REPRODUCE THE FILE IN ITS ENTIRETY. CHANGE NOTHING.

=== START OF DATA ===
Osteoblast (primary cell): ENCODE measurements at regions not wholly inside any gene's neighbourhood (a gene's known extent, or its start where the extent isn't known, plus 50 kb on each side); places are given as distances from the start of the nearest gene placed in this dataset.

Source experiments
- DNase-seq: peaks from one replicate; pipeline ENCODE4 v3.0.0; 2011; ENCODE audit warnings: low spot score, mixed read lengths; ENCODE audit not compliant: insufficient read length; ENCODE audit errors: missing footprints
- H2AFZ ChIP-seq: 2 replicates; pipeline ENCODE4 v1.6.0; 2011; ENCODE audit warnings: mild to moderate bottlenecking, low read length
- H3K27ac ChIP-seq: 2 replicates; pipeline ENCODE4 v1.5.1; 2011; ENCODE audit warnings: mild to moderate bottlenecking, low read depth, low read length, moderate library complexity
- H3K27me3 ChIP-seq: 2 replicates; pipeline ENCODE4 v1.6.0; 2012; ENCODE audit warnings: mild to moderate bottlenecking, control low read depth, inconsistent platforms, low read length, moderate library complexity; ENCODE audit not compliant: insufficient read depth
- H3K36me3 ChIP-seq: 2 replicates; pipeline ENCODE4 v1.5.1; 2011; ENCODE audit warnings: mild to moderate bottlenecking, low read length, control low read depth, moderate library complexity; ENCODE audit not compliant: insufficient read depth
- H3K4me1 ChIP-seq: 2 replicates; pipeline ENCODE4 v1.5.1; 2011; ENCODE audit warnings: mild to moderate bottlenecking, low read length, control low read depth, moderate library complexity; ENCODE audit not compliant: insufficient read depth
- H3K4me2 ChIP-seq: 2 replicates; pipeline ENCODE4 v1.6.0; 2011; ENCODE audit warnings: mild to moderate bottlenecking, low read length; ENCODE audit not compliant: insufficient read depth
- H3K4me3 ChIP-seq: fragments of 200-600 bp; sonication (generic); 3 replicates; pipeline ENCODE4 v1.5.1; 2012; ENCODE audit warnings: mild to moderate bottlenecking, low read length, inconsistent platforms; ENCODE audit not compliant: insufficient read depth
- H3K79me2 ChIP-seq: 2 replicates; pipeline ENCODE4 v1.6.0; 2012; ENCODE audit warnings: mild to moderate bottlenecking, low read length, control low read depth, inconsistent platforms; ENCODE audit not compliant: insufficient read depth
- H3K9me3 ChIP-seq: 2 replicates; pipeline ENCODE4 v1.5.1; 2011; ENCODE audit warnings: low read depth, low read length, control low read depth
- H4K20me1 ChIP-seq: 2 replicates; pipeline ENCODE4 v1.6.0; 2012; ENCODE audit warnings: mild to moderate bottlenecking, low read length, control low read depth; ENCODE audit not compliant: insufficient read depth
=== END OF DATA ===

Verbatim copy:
Osteoblast (primary cell): ENCODE measurements at regions not wholly inside any gene's neighbourhood (a gene's known extent, or its start where the extent isn't known, plus 50 kb on each side); places are given as distances from the start of the nearest gene placed in this dataset.

Source experiments
- DNase-seq: peaks from one replicate; pipeline ENCODE4 v3.0.0; 2011; ENCODE audit warnings: low spot score, mixed read lengths; ENCODE audit not compliant: insufficient read length; ENCODE audit errors: missing footprints
- H2AFZ ChIP-seq: 2 replicates; pipeline ENCODE4 v1.6.0; 2011; ENCODE audit warnings: mild to moderate bottlenecking, low read length
- H3K27ac ChIP-seq: 2 replicates; pipeline ENCODE4 v1.5.1; 2011; ENCODE audit warnings: mild to moderate bottlenecking, low read depth, low read length, moderate library complexity
- H3K27me3 ChIP-seq: 2 replicates; pipeline ENCODE4 v1.6.0; 2012; ENCODE audit warnings: mild to moderate bottlenecking, control low read depth, inconsistent platforms, low read length, moderate library complexity; ENCODE audit not compliant: insufficient read depth
- H3K36me3 ChIP-seq: 2 replicates; pipeline ENCODE4 v1.5.1; 2011; ENCODE audit warnings: mild to moderate bottlenecking, low read length, control low read depth, moderate library complexity; ENCODE audit not compliant: insufficient read depth
- H3K4me1 ChIP-seq: 2 replicates; pipeline ENCODE4 v1.5.1; 2011; ENCODE audit warnings: mild to moderate bottlenecking, low read length, control low read depth, moderate library complexity; ENCODE audit not compliant: insufficient read depth
- H3K4me2 ChIP-seq: 2 replicates; pipeline ENCODE4 v1.6.0; 2011; ENCODE audit warnings: mild to moderate bottlenecking, low read length; ENCODE audit not compliant: insufficient read depth
- H3K4me3 ChIP-seq: fragments of 200-600 bp; sonication (generic); 3 replicates; pipeline ENCODE4 v1.5.1; 2012; ENCODE audit warnings: mild to moderate bottlenecking, low read length, inconsistent platforms; ENCODE audit not compliant: insufficient read depth
- H3K79me2 ChIP-seq: 2 replicates; pipeline ENCODE4 v1.6.0; 2012; ENCODE audit warnings: mild to moderate bottlenecking, low read length, control low read depth, inconsistent platforms; ENCODE audit not compliant: insufficient read depth
- H3K9me3 ChIP-seq: 2 replicates; pipeline ENCODE4 v1.5.1; 2011; ENCODE audit warnings: low read depth, low read length, control low read depth
- H4K20me1 ChIP-seq: 2 replicates; pipeline ENCODE4 v1.6.0; 2012; ENCODE audit warnings: mild to moderate bottlenecking, low read length, control low read depth; ENCODE audit not compliant: insufficient read depth